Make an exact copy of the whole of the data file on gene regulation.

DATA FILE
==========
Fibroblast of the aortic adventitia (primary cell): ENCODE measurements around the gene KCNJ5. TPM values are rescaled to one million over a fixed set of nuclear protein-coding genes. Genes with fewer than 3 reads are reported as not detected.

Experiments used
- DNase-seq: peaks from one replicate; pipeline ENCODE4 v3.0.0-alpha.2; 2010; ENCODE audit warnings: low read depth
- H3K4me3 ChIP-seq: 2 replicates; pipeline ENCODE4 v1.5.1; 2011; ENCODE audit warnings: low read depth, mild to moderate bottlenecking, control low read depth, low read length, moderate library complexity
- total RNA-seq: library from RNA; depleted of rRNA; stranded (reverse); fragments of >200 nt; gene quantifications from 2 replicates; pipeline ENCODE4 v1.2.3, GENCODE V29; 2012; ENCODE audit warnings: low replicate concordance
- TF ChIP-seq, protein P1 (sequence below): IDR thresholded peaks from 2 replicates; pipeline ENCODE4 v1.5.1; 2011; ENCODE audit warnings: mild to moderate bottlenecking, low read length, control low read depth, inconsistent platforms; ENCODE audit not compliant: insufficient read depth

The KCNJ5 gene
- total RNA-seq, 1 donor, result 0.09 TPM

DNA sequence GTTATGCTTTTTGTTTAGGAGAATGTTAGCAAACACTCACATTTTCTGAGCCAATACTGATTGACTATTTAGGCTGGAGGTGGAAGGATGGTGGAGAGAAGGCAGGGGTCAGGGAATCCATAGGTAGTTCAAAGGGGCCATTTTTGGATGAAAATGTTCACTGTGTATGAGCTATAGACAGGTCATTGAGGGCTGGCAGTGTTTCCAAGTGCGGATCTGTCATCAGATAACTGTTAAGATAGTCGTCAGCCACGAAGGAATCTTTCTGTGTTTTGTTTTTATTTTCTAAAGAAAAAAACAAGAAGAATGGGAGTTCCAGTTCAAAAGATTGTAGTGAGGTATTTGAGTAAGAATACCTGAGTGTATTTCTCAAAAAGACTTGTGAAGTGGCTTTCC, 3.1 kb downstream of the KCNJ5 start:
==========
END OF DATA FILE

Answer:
Fibroblast of the aortic adventitia (primary cell): ENCODE measurements around the gene KCNJ5. TPM values are rescaled to one million over a fixed set of nuclear protein-coding genes. Genes with fewer than 3 reads are reported as not detected.

Experiments used
- DNase-seq: peaks from one replicate; pipeline ENCODE4 v3.0.0-alpha.2; 2010; ENCODE audit warnings: low read depth
- H3K4me3 ChIP-seq: 2 replicates; pipeline ENCODE4 v1.5.1; 2011; ENCODE audit warnings: low read depth, mild to moderate bottlenecking, control low read depth, low read length, moderate library complexity
- total RNA-seq: library from RNA; depleted of rRNA; stranded (reverse); fragments of >200 nt; gene quantifications from 2 replicates; pipeline ENCODE4 v1.2.3, GENCODE V29; 2012; ENCODE audit warnings: low replicate concordance
- TF ChIP-seq, protein P1 (sequence below): IDR thresholded peaks from 2 replicates; pipeline ENCODE4 v1.5.1; 2011; ENCODE audit warnings: mild to moderate bottlenecking, low read length, control low read depth, inconsistent platforms; ENCODE audit not compliant: insufficient read depth

The KCNJ5 gene
- total RNA-seq, 1 donor, result 0.09 TPM

DNA sequence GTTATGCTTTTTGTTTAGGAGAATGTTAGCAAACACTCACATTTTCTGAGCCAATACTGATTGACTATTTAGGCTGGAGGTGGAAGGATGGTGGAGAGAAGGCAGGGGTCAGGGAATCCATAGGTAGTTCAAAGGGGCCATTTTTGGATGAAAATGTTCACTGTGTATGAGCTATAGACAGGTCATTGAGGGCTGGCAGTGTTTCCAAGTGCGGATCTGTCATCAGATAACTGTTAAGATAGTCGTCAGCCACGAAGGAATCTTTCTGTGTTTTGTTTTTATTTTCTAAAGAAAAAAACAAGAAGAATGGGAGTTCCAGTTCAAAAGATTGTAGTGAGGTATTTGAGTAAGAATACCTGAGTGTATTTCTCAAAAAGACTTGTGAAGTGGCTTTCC, 3.1 kb downstream of the KCNJ5 start: